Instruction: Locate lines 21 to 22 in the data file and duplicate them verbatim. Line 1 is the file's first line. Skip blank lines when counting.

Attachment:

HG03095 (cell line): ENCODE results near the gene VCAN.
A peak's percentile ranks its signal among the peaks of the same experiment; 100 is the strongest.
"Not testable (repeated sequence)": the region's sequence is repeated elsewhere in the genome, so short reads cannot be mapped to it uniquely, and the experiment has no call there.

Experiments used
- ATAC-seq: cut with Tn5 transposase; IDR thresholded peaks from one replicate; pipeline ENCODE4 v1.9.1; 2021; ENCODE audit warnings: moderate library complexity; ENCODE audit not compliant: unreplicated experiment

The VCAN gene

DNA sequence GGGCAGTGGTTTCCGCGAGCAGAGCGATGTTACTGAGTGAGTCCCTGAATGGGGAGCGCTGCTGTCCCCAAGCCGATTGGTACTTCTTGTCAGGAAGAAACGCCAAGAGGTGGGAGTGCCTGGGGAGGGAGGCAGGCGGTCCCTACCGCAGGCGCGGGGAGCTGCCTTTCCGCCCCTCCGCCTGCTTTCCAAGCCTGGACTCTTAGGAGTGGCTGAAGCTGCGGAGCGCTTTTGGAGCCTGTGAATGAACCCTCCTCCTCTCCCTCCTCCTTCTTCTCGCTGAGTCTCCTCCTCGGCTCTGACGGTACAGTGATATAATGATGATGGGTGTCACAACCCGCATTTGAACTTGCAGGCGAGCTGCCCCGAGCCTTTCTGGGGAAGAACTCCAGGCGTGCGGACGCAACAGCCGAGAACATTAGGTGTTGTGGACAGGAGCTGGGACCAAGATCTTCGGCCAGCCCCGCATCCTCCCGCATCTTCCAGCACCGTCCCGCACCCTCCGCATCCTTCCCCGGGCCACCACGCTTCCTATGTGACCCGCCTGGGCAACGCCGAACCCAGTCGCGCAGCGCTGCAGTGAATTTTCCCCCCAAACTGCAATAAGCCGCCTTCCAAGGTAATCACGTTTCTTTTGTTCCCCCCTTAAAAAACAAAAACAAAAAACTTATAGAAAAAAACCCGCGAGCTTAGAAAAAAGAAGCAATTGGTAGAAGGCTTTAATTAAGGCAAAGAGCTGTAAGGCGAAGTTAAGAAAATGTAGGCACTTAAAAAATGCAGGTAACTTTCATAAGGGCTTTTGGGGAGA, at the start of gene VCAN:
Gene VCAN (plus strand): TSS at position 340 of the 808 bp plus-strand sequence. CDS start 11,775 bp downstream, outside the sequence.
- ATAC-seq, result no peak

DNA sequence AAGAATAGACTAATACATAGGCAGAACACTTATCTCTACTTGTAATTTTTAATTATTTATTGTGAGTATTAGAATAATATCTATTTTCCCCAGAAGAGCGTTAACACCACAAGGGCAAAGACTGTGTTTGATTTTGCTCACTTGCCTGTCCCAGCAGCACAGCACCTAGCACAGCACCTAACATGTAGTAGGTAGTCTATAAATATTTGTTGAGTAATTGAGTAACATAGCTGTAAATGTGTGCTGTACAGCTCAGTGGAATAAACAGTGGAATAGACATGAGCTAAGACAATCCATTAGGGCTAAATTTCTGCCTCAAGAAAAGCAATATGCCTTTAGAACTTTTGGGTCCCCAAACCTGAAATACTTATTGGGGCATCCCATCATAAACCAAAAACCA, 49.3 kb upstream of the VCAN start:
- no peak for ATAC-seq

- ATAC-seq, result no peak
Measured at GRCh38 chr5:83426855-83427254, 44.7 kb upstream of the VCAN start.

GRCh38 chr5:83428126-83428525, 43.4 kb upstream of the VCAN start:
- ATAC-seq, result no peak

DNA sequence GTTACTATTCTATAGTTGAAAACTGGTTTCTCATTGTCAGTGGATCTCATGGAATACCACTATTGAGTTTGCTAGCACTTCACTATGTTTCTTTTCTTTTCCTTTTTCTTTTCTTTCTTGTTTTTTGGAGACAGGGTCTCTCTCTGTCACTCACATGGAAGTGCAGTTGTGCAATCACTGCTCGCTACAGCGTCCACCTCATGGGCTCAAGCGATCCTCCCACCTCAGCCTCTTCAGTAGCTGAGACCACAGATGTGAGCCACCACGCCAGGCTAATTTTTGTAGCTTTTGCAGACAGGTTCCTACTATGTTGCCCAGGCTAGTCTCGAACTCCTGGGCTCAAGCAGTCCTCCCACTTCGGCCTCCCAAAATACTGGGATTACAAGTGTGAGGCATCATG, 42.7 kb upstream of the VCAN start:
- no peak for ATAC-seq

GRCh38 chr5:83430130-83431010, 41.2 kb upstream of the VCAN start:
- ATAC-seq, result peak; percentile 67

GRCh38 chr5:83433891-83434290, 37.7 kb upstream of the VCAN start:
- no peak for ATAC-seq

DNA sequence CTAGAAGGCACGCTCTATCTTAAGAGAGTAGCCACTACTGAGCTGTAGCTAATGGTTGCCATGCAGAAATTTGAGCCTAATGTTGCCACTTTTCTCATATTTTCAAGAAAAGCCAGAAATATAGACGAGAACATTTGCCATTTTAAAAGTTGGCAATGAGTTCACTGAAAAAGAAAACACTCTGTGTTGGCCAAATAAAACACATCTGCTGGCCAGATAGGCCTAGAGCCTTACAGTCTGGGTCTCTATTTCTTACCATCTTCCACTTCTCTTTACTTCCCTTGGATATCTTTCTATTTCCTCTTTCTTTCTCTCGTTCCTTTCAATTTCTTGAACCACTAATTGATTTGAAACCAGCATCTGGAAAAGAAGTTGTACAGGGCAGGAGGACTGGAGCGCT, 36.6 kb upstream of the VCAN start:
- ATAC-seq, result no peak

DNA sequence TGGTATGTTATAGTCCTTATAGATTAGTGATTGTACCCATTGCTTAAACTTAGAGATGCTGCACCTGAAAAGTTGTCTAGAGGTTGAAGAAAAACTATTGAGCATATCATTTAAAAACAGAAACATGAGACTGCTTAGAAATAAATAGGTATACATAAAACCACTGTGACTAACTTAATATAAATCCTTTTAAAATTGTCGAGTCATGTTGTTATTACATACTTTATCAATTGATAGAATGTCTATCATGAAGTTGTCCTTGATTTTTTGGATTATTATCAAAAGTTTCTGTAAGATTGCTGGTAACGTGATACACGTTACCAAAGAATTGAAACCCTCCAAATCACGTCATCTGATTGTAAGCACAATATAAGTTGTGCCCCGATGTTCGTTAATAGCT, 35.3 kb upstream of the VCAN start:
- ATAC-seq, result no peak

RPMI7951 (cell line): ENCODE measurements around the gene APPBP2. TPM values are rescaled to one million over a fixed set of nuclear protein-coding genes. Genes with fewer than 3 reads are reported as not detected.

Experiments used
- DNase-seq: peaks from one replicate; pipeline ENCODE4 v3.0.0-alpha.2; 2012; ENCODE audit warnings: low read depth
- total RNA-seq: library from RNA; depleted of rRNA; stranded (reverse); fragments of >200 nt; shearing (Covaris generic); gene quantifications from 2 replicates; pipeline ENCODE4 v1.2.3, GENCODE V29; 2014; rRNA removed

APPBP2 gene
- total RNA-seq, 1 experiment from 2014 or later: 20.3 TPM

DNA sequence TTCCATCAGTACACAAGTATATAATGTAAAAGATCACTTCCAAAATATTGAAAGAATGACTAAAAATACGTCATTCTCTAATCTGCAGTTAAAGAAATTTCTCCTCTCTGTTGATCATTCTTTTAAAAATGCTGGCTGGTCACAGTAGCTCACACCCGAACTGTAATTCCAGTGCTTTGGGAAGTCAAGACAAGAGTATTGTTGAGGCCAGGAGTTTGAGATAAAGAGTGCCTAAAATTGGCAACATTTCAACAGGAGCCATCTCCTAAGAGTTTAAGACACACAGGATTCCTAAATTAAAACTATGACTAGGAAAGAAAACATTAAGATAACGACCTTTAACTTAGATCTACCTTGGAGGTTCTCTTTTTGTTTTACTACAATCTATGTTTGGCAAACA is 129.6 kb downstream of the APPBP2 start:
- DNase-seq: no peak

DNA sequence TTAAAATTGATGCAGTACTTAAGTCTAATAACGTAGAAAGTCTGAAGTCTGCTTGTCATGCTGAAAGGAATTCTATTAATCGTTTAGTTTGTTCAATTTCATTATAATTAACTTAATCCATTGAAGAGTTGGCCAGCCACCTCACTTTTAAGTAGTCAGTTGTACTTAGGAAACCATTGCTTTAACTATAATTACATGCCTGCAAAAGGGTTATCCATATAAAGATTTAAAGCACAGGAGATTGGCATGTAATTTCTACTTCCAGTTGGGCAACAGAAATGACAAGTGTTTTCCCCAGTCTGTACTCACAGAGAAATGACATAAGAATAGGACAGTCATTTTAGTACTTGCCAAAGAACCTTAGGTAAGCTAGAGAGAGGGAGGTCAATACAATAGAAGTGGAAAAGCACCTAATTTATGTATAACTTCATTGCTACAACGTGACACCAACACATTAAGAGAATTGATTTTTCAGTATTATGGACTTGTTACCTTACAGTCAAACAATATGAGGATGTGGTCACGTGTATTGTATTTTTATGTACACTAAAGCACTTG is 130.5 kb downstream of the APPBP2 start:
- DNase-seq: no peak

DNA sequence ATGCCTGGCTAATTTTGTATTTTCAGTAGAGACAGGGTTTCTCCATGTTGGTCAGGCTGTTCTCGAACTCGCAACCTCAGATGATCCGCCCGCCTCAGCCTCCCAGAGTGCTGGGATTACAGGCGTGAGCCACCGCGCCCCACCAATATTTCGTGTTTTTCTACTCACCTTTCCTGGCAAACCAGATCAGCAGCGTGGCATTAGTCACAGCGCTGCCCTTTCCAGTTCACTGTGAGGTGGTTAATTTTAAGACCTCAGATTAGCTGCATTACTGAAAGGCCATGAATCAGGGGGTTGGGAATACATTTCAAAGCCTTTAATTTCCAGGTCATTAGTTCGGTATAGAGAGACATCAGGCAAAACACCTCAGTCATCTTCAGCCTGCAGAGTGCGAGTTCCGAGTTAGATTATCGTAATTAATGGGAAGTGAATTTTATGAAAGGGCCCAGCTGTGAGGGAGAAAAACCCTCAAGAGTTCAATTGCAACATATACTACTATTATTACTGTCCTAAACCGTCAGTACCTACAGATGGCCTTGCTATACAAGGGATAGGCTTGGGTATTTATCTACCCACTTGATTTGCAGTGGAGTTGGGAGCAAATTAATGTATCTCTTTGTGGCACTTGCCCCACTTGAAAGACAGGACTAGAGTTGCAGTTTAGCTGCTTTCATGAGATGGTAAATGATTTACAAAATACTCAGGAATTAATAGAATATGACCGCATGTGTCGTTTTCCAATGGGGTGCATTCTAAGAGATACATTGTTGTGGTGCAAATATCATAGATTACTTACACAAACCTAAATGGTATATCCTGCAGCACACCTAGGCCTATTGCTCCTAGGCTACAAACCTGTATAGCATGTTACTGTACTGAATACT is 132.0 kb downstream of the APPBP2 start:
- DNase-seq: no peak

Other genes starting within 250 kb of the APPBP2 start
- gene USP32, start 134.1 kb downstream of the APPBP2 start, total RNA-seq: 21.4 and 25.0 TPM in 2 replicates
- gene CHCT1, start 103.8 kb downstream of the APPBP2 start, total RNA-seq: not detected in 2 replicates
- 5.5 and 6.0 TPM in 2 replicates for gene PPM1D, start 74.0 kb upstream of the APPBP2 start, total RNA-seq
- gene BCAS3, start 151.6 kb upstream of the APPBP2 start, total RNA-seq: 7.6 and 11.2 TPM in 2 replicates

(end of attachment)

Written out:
- no peak for ATAC-seq

DNA sequence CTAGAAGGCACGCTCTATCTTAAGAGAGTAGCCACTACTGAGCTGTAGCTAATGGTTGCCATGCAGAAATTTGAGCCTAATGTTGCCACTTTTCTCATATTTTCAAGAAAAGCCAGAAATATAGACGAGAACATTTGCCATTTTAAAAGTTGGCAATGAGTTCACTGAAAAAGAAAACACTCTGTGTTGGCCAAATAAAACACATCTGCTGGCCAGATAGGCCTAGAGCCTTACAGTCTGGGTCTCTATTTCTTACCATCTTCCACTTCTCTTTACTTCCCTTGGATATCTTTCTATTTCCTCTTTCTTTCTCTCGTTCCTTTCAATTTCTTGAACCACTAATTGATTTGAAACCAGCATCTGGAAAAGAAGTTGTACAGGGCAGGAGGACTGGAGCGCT, 36.6 kb upstream of the VCAN start: